Tobias Smollett, The Expedition of Humphry Clinker: Ch. 37

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Opposite to me sat a Piedmontese, who had obliged the public with a humorous satire, intituled, The Ballance of the English Poets, a performance which evinced the great modesty and taste of the author, and, in particular, his intimacy with the elegancies of the English language. The sage, who laboured under the agrophobia, or horror of green fields, had just finished a treatise on practical agriculture, though, in fact, he had never seen corn growing in his life, and was so ignorant of grain, that our entertainer, in the face of the whole company, made him own, that a plate of hominy was the best rice pudding he had ever eat.

The stutterer had almost finished his travels through Europe and part of Asia, without ever budging beyond the liberties of the King's Bench, except in term-time, with a tipstaff for his companion; and as for little Tim Cropdale, the most facetious member of the whole society, he had happily wound up the catastrophe of a virgin tragedy, from the exhibition of which he promised himself a large fund of profit and reputation. Tim had made shift to live many years by writing novels, at the rate of five pounds a volume; but that branch of business is now engrossed by female authors, who publish merely for the propagation of virtue, with so much ease and spirit, and delicacy, and knowledge of the human heart, and all in the serene tranquillity of high life, that the reader is not only inchanted by their genius, but reformed by their morality.

After dinner, we adjourned into the garden, where, I observed, Mr S— gave a short separate audience to every individual in a small remote filbert walk, from whence most of them dropt off one after another, without further ceremony; but they were replaced by fresh recruits of the same clan, who came to make an afternoon's visit; and, among others, a spruce bookseller, called Birkin, who rode his own gelding, and made his appearance in a pair of new jemmy boots, with massy spurs of plate. It was not without reason, that this midwife of the Muses used exercise a-horseback, for he was too fat to walk a-foot, and he underwent some sarcasms from Tim Cropdale, on his unwieldy size and inaptitude for motion. Birkin, who took umbrage at this poor author's petulance in presuming to joke upon a man so much richer than himself, told him, he was not so unwieldy but that he could move the Marshalsea court for a writ, and even overtake him with it, if he did not very speedily come and settle accounts with him, respecting the expence of publishing his last ode to the king of Prussia, of which he had sold but three, and one of them was to Whitfield the methodist. Tim affected to receive this intimation with good humour, saying, he expected in a post or two, from Potsdam, a poem of thanks from his Prussian majesty, who knew very well how to pay poets in their own coin; but, in the mean time, he proposed, that Mr Birkin and he should run three times round the garden for a bowl of punch, to be drank at Ashley's in the evening, and he would run boots against stockings. The bookseller, who valued himself upon his mettle, was persuaded to accept the challenge, and he forthwith resigned his boots to Cropdale, who, when he had put them on, was no bad representation of captain Pistol in the play.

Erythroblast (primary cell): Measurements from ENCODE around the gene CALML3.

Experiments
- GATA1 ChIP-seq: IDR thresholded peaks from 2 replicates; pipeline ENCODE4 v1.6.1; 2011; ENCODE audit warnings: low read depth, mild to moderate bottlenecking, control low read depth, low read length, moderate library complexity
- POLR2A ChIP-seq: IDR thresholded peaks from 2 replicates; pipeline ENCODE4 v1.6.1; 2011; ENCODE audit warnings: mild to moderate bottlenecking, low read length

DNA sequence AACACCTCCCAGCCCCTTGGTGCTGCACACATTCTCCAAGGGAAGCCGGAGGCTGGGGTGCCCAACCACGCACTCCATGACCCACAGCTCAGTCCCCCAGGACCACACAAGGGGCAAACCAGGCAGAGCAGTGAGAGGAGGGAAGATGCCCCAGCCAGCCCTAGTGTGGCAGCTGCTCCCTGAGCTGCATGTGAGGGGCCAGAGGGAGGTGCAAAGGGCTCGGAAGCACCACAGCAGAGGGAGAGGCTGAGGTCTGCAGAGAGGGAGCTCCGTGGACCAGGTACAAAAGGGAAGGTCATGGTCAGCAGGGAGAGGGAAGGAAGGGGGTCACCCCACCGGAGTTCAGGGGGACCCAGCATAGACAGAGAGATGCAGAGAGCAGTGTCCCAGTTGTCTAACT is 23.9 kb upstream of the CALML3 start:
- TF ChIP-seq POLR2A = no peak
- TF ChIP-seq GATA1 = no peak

Every thing being adjusted, they started together with great impetuosity, and, in the second round, Birkin had clearly the advantage, larding the lean earth as he puff'd along. Cropdale had no mind to contest the victory further; but, in a twinkling, disappeared through the back-door of the garden, which opened into a private lane, that had communication with the high road.— The spectators immediately began to hollow, 'Stole away!' and Birkin set off in pursuit of him with great eagerness; but he had not advanced twenty yards in the lane, when a thorn running into his foot, sent him hopping back into the garden, roaring with pain, and swearing with vexation. When he was delivered from this annoyance by the Scotchman, who had been bred to surgery, he looked about him wildly, exclaiming, 'Sure, the fellow won't be such a rogue as to run clear away with my boots!' Our landlord, having reconnoitered the shoes he had left, which, indeed, hardly deserved that name, 'Pray (said he), Mr Birkin, wa'n't your boots made of calf-skin?' 'Calf-skin or cow-skin (replied the other) I'll find a slip of sheep-skin that will do his business — I lost twenty pounds by his farce which you persuaded me to buy — I am out of pocket five pounds by his damn'd ode; and now this pair of boots, bran new, cost me thirty shillings, as per receipt — But this affair of the boots is felony — transportation. — I'll have the dog indicted at the Old Bailey — I will, Mr S— I will be reveng'd, even though I should lose my debt in consequence of his conviction.'